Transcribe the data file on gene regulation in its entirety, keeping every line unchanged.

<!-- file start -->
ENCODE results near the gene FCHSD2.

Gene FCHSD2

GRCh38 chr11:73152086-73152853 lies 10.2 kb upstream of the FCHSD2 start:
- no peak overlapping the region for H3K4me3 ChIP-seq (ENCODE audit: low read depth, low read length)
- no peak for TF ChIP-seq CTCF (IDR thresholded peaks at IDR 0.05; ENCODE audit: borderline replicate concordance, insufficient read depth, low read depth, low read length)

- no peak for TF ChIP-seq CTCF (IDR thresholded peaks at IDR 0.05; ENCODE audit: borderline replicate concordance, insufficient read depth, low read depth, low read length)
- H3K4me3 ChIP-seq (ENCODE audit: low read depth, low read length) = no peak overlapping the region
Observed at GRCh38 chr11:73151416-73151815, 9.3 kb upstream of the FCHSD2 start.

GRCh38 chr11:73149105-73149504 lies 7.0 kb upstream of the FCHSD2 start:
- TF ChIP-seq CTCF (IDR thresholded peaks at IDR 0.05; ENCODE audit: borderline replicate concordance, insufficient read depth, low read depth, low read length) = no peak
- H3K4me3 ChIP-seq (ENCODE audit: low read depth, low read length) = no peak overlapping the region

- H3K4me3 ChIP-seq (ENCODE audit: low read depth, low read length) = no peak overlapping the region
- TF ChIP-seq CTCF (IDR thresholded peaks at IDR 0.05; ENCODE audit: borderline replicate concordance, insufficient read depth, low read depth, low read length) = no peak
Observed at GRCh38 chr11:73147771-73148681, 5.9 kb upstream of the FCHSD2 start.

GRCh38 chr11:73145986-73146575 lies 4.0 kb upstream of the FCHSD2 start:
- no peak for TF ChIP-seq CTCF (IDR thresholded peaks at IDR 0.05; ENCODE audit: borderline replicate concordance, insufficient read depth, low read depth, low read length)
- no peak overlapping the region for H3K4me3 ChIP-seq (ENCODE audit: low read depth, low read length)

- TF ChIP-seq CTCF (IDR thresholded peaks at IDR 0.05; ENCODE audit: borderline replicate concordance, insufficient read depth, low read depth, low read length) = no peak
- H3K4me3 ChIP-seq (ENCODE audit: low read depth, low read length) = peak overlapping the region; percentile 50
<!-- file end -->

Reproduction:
ENCODE results near the gene FCHSD2.

Gene FCHSD2

GRCh38 chr11:73152086-73152853 lies 10.2 kb upstream of the FCHSD2 start:
- no peak overlapping the region for H3K4me3 ChIP-seq (ENCODE audit: low read depth, low read length)
- no peak for TF ChIP-seq CTCF (IDR thresholded peaks at IDR 0.05; ENCODE audit: borderline replicate concordance, insufficient read depth, low read depth, low read length)

- no peak for TF ChIP-seq CTCF (IDR thresholded peaks at IDR 0.05; ENCODE audit: borderline replicate concordance, insufficient read depth, low read depth, low read length)
- H3K4me3 ChIP-seq (ENCODE audit: low read depth, low read length) = no peak overlapping the region
Observed at GRCh38 chr11:73151416-73151815, 9.3 kb upstream of the FCHSD2 start.

GRCh38 chr11:73149105-73149504 lies 7.0 kb upstream of the FCHSD2 start:
- TF ChIP-seq CTCF (IDR thresholded peaks at IDR 0.05; ENCODE audit: borderline replicate concordance, insufficient read depth, low read depth, low read length) = no peak
- H3K4me3 ChIP-seq (ENCODE audit: low read depth, low read length) = no peak overlapping the region

- H3K4me3 ChIP-seq (ENCODE audit: low read depth, low read length) = no peak overlapping the region
- TF ChIP-seq CTCF (IDR thresholded peaks at IDR 0.05; ENCODE audit: borderline replicate concordance, insufficient read depth, low read depth, low read length) = no peak
Observed at GRCh38 chr11:73147771-73148681, 5.9 kb upstream of the FCHSD2 start.

GRCh38 chr11:73145986-73146575 lies 4.0 kb upstream of the FCHSD2 start:
- no peak for TF ChIP-seq CTCF (IDR thresholded peaks at IDR 0.05; ENCODE audit: borderline replicate concordance, insufficient read depth, low read depth, low read length)
- no peak overlapping the region for H3K4me3 ChIP-seq (ENCODE audit: low read depth, low read length)

- TF ChIP-seq CTCF (IDR thresholded peaks at IDR 0.05; ENCODE audit: borderline replicate concordance, insufficient read depth, low read depth, low read length) = no peak
- H3K4me3 ChIP-seq (ENCODE audit: low read depth, low read length) = peak overlapping the region; percentile 50